The Principles of Civil Government Familiarly Illustrated: Including a Comprehensive View of the Government of the State of Vermont, and an Abstract of the Laws Showing the Rights, Duties, and Responsibilities of Citizens in the Civil and Domestic Relations, with an Outline of the Government of the United States : Adapted to the Capacities of Children and Youth, and Designed for the Use of Families and Schools
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amendments amount annually appointed apportioned articles of confederation assembly authority ballot banks bill bill of attainder called cents CHAPTER chosen citizens civil colonies committed common common law congress consent constable constitution CONSTITUTION OF VERMONT council county court court of chancery crimes debts declared deed Define district duties elected electors entitled ernment executive EXERCISES foreign freemen give governor Hence High Bailiffs house of representatives impeachment imprisonment inhabitants intestate judges judgment judicial jurors jury justice labor land lature legislative legislature letters of marque letters testamentary liable liberty lieutenant-governor manner marriage ment nation nature necessary oath offence officers owner paid partnership party peace person political prescribed president privileges punishable purpose receive regulations respective secretary secure senate South Carolina supreme court tion town clerk treasurer trial union United Vermont
Page 227 - Without looking forward to an extremity of this kind (which nevertheless ought not to be entirely out of sight), the common and continual mischiefs of the spirit of party are sufficient to make it the interest and duty of a wise people to discourage and restrain it.
Page 224 - Hence, likewise, they will avoid the necessity of those overgrown military establishments which, under any form of government, are inauspicious to liberty, and which are to be regarded as particularly hostile to republican liberty. In this sense it is that your union ought to be considered as a main prop of your liberty, and that the love of the one ought to endear to you the preservation of the other.
Page 230 - Observe good faith and justice towards all nations, cultivate peace and harmony with all; religion and morality enjoin this conduct, and can it be that good policy does not equally enjoin it? It will be worthy of a free, enlightened, and, at no distant period, a great nation, to give to mankind the magnanimous and too novel example of a people always guided by an exalted justice and benevolence.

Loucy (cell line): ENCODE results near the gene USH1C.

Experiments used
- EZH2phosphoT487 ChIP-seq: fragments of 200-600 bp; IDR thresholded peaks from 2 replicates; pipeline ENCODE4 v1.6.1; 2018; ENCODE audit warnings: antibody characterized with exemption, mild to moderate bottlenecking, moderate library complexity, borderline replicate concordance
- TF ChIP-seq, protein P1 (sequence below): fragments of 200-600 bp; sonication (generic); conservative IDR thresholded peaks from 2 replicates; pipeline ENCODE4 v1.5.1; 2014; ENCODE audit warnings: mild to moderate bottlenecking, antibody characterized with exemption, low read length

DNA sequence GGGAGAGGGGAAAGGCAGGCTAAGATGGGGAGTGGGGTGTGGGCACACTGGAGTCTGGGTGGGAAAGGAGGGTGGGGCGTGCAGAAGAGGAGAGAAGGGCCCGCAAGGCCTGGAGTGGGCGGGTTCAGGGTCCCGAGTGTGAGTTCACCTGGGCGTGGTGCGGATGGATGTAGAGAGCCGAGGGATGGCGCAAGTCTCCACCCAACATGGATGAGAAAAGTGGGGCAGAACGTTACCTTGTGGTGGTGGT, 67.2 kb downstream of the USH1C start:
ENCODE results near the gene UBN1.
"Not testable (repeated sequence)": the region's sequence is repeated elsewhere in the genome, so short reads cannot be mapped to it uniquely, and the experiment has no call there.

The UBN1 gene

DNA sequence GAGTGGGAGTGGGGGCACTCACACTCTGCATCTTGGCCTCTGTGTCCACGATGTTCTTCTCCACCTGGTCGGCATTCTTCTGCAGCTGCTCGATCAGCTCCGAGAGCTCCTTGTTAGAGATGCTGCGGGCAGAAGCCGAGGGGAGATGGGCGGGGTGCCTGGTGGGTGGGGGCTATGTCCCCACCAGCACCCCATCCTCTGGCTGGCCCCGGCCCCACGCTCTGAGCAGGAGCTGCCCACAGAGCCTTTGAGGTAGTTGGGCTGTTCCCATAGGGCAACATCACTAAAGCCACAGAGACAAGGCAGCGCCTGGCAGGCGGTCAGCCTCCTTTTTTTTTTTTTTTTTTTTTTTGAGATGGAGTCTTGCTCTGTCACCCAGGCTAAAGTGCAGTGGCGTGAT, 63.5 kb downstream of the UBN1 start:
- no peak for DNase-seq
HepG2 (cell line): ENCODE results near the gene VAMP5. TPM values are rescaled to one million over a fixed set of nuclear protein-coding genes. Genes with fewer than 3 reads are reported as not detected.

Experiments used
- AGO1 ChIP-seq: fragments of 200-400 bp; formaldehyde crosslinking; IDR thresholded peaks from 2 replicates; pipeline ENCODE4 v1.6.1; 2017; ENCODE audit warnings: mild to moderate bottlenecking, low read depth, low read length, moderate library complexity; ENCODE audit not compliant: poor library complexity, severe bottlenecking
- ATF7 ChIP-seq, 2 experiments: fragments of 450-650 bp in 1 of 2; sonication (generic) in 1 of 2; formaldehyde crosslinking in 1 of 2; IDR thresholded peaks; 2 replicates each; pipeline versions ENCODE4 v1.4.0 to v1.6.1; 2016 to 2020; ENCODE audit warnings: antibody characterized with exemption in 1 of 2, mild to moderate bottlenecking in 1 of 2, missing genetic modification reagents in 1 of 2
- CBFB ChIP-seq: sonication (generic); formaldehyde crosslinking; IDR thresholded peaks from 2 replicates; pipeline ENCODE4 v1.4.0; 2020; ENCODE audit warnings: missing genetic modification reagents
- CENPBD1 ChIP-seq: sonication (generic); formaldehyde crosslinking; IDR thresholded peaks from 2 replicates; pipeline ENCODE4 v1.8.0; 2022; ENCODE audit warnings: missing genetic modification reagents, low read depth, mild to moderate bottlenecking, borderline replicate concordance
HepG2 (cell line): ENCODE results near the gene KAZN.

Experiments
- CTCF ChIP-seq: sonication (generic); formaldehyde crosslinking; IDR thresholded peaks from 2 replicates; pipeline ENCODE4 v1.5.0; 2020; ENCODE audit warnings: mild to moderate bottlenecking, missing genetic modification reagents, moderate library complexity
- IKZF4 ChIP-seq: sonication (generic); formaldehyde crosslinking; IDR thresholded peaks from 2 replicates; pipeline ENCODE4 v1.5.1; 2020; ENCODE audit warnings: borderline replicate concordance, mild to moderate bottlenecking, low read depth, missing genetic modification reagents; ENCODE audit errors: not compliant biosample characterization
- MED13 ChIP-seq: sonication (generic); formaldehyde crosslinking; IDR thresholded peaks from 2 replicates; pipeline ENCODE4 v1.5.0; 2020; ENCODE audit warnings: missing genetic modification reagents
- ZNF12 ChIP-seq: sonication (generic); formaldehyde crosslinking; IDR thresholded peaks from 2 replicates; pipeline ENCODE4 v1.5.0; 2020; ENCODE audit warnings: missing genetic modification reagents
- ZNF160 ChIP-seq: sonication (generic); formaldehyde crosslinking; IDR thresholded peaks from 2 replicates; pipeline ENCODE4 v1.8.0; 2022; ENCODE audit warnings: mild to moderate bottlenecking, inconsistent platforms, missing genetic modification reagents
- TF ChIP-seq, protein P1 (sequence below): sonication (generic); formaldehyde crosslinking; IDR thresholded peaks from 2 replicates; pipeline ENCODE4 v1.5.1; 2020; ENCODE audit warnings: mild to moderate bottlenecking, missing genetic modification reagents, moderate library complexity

Page 208 - The congress shall have power to dispose of, and make all needful rules and regulations respecting the territory or other property belonging to the United States; and nothing in this constitution shall be so construed as to prejudice any claims of the United States or of any particular state. SEc. 4. The United States shall guaranty to every state in this union, a republican form of government, and shall protect each of them against invasion; and on application of the legislature, or of the executive...
Page 232 - Europe has a set of primary interests which to us have none or a very remote relation. Hence she must be engaged in frequent controversies, the causes of which are essentially foreign to our concerns. Hence, therefore, it must be unwise in us to implicate ourselves by artificial ties in the ordinary vicissitudes of her politics or the ordinary combinations and collisions of her friendships or enmities.
Page 274 - Convention, in which two-thirds of the whole number elected shall agree; and whose duty it shall be to enquire whether the constitution has been preserved inviolate, in every part; and whether the legislative and executive branches of government have performed their duty as guardians of the people; or assumed to themselves, or exercised, other or greater powers, than they are entitled to by the constitution.
Page 148 - In all criminal prosecutions for libels, the truth may be given in evidence to the jury; and if it shall appear to the jury that the matter charged as libelous is true, and was published with good motives and for justifiable ends, the party shall be acquitted; and the jury shall have the right to determine the law and the fact.
Page 227 - The disorders and miseries which result, gradually incline the minds of men to seek security and repose in the absolute power of an individual ; and, sooner or later, the chief of some prevailing faction, more able or more fortunate than his competitors, turns this disposition to the purposes of his own elevation on the ruins of public liberty.